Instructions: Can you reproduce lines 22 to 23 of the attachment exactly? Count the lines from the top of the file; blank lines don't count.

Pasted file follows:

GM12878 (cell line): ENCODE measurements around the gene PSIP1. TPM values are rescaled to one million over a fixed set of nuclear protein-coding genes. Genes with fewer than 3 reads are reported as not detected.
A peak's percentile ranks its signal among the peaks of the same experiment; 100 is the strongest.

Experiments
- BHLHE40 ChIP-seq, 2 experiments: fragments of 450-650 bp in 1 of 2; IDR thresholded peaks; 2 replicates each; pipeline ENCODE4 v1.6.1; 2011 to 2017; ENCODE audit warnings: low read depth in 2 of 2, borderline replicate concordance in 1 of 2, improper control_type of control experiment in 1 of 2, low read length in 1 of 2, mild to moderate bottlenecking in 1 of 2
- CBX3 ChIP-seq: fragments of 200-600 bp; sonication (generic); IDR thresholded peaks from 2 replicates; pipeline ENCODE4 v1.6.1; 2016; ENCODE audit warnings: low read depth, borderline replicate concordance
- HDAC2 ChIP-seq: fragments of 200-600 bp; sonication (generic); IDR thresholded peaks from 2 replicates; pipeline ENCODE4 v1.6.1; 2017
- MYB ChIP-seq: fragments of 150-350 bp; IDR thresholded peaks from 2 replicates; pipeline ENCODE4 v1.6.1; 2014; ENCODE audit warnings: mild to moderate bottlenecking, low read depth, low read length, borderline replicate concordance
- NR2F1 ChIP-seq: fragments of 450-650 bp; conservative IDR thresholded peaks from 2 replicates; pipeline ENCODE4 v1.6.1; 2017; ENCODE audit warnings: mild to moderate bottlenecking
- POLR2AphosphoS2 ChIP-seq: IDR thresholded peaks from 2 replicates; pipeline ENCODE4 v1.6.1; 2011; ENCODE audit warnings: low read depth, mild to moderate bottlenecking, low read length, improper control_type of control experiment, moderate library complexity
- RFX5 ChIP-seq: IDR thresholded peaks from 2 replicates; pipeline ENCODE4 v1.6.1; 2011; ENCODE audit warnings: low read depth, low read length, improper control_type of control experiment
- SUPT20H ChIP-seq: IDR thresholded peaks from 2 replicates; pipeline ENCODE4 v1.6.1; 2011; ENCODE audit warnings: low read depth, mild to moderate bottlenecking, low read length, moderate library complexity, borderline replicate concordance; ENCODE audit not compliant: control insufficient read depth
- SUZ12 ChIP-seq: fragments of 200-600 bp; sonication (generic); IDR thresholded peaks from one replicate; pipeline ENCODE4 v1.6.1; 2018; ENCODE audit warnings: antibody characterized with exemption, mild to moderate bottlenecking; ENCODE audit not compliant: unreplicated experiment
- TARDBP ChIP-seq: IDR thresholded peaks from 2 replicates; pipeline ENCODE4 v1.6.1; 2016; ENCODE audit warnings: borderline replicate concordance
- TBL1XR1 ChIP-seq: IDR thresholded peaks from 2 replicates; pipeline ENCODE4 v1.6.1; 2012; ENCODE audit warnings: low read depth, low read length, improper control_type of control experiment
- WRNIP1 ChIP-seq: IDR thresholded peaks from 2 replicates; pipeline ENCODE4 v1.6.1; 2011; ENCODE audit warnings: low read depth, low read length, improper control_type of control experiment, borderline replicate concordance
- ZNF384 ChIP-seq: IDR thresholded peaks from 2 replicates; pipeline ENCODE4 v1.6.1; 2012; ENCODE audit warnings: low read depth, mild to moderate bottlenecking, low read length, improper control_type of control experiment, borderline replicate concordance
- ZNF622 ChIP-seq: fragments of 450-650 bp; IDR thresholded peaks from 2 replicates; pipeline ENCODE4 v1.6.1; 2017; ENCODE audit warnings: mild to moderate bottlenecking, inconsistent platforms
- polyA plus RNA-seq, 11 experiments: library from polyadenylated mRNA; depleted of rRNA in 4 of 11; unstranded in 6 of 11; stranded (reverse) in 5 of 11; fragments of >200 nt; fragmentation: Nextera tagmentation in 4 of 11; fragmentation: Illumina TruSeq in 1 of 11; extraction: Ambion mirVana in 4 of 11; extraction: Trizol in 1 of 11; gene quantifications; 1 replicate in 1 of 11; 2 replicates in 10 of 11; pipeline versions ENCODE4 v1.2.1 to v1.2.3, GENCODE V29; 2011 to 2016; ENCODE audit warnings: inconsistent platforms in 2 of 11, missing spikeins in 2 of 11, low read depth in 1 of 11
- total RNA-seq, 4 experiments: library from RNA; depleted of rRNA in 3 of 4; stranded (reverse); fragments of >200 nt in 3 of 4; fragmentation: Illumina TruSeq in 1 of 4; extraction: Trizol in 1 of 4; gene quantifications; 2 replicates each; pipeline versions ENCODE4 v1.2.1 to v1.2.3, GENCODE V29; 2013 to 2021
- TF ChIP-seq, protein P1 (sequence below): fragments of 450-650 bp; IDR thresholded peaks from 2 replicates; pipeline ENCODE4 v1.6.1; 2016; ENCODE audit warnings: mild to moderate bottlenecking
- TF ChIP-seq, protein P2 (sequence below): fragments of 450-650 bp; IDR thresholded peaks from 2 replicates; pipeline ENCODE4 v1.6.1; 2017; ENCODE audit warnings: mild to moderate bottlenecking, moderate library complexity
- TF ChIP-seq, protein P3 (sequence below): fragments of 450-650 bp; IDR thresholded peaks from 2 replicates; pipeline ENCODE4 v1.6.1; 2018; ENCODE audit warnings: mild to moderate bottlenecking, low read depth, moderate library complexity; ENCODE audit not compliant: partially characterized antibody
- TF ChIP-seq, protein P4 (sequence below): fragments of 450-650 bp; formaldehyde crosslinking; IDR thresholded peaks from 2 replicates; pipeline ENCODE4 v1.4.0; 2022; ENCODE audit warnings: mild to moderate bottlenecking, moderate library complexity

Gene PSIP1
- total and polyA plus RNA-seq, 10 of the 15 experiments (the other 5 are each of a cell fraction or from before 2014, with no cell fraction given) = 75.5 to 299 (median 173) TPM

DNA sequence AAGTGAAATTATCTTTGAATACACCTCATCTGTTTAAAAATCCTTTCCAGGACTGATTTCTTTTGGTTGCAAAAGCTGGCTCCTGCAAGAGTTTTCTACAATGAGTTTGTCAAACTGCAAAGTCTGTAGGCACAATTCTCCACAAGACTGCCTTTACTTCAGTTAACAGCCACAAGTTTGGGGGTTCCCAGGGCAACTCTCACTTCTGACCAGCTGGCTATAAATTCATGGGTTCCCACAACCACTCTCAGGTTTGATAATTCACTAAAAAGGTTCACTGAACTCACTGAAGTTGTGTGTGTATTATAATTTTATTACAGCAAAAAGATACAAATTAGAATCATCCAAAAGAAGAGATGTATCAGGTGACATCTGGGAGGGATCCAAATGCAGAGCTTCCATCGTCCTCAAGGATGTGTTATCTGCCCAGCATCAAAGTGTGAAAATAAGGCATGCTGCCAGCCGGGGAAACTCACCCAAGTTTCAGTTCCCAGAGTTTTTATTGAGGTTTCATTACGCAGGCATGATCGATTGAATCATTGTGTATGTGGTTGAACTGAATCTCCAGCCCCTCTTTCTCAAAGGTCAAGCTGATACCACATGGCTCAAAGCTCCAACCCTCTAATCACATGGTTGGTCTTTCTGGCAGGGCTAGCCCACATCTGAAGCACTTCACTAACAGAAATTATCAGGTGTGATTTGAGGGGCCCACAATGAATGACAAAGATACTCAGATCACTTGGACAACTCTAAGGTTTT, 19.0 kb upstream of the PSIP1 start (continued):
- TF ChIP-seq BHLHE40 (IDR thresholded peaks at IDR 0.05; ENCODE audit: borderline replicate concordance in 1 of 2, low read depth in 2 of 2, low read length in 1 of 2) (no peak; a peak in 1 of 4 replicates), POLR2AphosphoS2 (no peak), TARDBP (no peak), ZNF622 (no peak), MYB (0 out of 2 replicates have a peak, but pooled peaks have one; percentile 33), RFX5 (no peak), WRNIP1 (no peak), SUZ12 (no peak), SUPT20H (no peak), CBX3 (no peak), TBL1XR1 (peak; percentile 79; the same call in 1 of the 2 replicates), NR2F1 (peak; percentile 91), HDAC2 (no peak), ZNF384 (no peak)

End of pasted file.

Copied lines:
- TF ChIP-seq, protein P3 (sequence below): fragments of 450-650 bp; IDR thresholded peaks from 2 replicates; pipeline ENCODE4 v1.6.1; 2018; ENCODE audit warnings: mild to moderate bottlenecking, low read depth, moderate library complexity; ENCODE audit not compliant: partially characterized antibody
- TF ChIP-seq, protein P4 (sequence below): fragments of 450-650 bp; formaldehyde crosslinking; IDR thresholded peaks from 2 replicates; pipeline ENCODE4 v1.4.0; 2022; ENCODE audit warnings: mild to moderate bottlenecking, moderate library complexity